Therefore, floating-point is the first choice when area and time constraints can be met, so many proposals use it [7,8,9]. As the overhead of floating-point is high, several algorithms to implement floating-point operators in an optimized way—in area or latency—can be found in the literature, for example [10,11]. In [10] an optimized multiplier architecture to be implemented in Xilinx FPGAs is presented, and in [11] a quadruple precision divider architecture is shown. While those optimization algorithms improve the default floating-point synthesis results, they are ad-hoc operators that have to be integrated in the desired design, including the code, or instantiating external IP (Intellectual Property) cores. Therefore, it is not a straightforward approach.

With the aim of reducing the floating-point latency, in the recent years, HFP (Hardened Floating-Point) cores have been included in some FPGA families like in Intel Arria 10 [12], and some works already use them [13,14]. The main advantage of HFP is that they are implemented in silicon, offering optimal latency results, but it is a considerably more expensive approach and the number of HFP cores is limited. When HFP cores are not available, which is at the moment, the common case, floating-point is normally implemented using the standard HDL libraries. Until some years ago, standard VHDL float package—based on the floating-point standard IEEE-754—included in the standard VHDL-2008 [15] could not be synthesized in many synthesizers. Apart from that, their implementation results were very poor, creating slow and big designs [16]. Recently, synthesis tools have made optimized implementations of floating-point, reducing the speed gap between both arithmetics. Where fixed-point arithmetic still gets much better results even now is regarding hardware usage [17]. Therefore, the resource usage of IEEE-754 floating-point is still a bottleneck for complex algorithms.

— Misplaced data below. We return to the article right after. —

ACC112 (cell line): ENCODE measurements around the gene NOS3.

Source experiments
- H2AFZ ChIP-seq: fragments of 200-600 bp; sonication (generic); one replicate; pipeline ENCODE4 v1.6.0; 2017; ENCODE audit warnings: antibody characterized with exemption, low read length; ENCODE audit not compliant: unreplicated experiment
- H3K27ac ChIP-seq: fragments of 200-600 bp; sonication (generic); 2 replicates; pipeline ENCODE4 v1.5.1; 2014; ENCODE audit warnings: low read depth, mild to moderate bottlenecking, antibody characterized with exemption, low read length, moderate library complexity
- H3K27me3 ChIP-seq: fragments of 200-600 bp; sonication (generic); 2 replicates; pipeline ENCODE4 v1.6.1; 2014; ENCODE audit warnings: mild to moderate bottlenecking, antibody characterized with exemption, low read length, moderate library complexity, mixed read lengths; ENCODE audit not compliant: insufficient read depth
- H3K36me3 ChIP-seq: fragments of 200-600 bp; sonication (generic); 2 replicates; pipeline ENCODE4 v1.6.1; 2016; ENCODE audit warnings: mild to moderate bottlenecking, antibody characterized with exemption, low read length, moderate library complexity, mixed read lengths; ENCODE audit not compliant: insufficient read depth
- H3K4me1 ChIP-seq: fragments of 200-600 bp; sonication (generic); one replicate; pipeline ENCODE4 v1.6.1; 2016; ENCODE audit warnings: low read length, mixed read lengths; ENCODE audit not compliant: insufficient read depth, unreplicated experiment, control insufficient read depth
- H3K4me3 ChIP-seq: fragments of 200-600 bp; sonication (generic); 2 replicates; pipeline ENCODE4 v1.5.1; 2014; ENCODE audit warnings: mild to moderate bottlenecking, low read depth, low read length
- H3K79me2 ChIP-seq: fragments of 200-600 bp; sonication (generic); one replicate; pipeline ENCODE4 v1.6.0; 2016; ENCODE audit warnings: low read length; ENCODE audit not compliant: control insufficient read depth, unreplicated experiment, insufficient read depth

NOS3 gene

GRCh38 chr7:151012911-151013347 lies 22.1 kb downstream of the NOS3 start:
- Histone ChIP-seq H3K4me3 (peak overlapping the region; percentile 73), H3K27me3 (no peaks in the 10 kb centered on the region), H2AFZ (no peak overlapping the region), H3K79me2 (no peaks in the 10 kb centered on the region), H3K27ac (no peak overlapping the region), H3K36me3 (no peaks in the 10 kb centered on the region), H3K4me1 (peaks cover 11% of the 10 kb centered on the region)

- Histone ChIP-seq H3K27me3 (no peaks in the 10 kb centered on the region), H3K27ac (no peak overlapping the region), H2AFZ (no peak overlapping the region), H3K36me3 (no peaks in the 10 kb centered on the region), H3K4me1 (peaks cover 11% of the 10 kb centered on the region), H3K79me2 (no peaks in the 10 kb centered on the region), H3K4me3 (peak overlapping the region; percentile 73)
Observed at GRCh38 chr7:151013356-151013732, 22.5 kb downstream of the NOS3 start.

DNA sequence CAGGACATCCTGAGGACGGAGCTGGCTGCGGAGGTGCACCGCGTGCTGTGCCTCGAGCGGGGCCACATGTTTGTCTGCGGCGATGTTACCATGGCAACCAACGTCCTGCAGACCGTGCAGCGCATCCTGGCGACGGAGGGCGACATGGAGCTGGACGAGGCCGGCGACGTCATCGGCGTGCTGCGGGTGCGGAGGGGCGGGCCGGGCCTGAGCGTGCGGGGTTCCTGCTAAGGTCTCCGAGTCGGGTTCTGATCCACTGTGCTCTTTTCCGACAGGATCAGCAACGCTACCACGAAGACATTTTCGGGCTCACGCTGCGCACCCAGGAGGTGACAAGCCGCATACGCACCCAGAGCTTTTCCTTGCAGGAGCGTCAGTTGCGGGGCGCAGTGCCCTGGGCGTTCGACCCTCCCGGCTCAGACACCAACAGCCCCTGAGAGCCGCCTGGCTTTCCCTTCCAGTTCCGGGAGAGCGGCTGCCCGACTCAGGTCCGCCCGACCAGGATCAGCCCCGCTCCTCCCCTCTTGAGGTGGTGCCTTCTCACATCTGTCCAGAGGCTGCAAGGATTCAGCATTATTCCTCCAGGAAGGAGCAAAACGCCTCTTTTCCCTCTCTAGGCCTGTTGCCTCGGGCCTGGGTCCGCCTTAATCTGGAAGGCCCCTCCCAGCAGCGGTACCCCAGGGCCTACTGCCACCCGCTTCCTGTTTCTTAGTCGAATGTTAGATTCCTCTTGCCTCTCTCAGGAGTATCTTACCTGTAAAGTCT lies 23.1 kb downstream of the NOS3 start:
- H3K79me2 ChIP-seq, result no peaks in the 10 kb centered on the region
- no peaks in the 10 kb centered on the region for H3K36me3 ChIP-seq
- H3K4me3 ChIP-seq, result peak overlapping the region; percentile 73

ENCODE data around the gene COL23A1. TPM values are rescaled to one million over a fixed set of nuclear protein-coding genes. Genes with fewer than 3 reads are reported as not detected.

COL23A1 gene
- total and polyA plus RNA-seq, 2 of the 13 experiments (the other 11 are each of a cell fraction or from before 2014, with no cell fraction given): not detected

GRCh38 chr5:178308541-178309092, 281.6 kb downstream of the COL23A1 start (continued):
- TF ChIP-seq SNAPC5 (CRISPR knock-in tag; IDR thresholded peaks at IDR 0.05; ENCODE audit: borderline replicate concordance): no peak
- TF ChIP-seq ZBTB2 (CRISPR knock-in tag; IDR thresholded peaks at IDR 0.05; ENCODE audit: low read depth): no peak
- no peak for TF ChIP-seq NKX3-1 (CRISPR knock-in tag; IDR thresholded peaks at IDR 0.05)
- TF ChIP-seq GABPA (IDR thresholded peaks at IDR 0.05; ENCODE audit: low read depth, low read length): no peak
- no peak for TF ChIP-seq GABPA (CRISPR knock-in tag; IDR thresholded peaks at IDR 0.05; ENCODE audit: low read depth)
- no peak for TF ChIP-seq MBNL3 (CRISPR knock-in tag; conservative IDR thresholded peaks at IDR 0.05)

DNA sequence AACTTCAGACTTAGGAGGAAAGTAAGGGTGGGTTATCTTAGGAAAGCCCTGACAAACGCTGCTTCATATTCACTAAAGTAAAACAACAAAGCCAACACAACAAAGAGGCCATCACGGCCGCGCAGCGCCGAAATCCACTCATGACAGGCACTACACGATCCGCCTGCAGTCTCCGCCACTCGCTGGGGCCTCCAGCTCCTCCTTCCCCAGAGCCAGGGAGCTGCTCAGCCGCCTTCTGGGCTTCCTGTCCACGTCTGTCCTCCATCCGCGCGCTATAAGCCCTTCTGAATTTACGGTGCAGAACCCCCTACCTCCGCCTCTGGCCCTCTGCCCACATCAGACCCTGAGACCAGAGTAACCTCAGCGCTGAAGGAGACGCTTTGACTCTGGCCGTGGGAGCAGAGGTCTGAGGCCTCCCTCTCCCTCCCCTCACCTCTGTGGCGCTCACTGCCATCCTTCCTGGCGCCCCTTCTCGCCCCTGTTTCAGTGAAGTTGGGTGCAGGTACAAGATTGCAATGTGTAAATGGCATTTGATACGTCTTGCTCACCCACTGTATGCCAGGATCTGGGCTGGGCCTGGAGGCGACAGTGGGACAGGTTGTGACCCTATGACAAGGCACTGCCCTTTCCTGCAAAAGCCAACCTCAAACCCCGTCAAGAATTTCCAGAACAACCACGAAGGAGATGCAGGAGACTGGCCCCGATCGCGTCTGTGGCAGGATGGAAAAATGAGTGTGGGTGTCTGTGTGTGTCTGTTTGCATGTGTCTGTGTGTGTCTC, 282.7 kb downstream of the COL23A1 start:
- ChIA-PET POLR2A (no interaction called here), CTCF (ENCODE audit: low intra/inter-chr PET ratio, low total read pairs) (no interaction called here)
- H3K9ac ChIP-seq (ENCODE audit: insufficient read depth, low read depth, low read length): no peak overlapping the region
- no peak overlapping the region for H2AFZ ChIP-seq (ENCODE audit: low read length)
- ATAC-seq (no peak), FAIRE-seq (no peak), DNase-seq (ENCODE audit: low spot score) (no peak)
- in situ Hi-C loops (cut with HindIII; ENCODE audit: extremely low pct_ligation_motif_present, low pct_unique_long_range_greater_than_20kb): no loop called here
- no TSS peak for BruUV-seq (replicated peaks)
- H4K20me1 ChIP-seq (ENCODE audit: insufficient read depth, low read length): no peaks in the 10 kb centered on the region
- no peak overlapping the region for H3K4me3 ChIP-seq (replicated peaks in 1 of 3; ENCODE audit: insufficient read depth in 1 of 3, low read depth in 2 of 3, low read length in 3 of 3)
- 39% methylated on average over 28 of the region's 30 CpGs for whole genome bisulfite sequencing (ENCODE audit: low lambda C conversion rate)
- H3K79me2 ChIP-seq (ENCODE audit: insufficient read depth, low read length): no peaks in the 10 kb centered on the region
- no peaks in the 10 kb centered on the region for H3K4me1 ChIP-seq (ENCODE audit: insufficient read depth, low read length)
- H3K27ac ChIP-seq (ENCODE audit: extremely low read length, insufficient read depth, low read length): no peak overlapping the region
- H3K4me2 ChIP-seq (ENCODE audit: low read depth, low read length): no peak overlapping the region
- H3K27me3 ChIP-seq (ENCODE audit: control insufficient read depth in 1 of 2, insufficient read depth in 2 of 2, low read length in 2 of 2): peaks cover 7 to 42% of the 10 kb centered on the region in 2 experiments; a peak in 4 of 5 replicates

As can be seen, there is a trade-off between speed, area and design effort, so the requirements of the application determine the choice of the arithmetic. This paper presents LOCOFloat (Low-Cost Floating-point) format, which implements a floating-point arithmetic specially designed for FPGA implementation. Avoiding the overhead of the IEEE-754 floating-point standard that implements a lot of operators, with many special cases checking (e.g., NAN: Not a Number checks), rounding and normalization, the proposed format requires much fewer resources, while keeping high numerical accuracy.

In this paper, LOCOFloat is applied to an HIL simulator, but it can be used in many other applications. HIL simulators allow for testing, in real-time, the controller along with a mathematical model of the plant, instead of using the real power converter, meeting the requirements of safety, speed, and reliability. The growth of HIL is summarized by Vijay et al. [18], who presented an extensive review of simulation alternatives for microgrids, showing the consolidated use of HIL in power electronics. Anyway, HIL is applied to many fields inside power electronics, with examples of Packed U-Cell Converters (PUC) [19], resonant LLC models [20], battery management [21], renewable energy plants [18], modular multilevel converters [22], simple power converters [23], etc.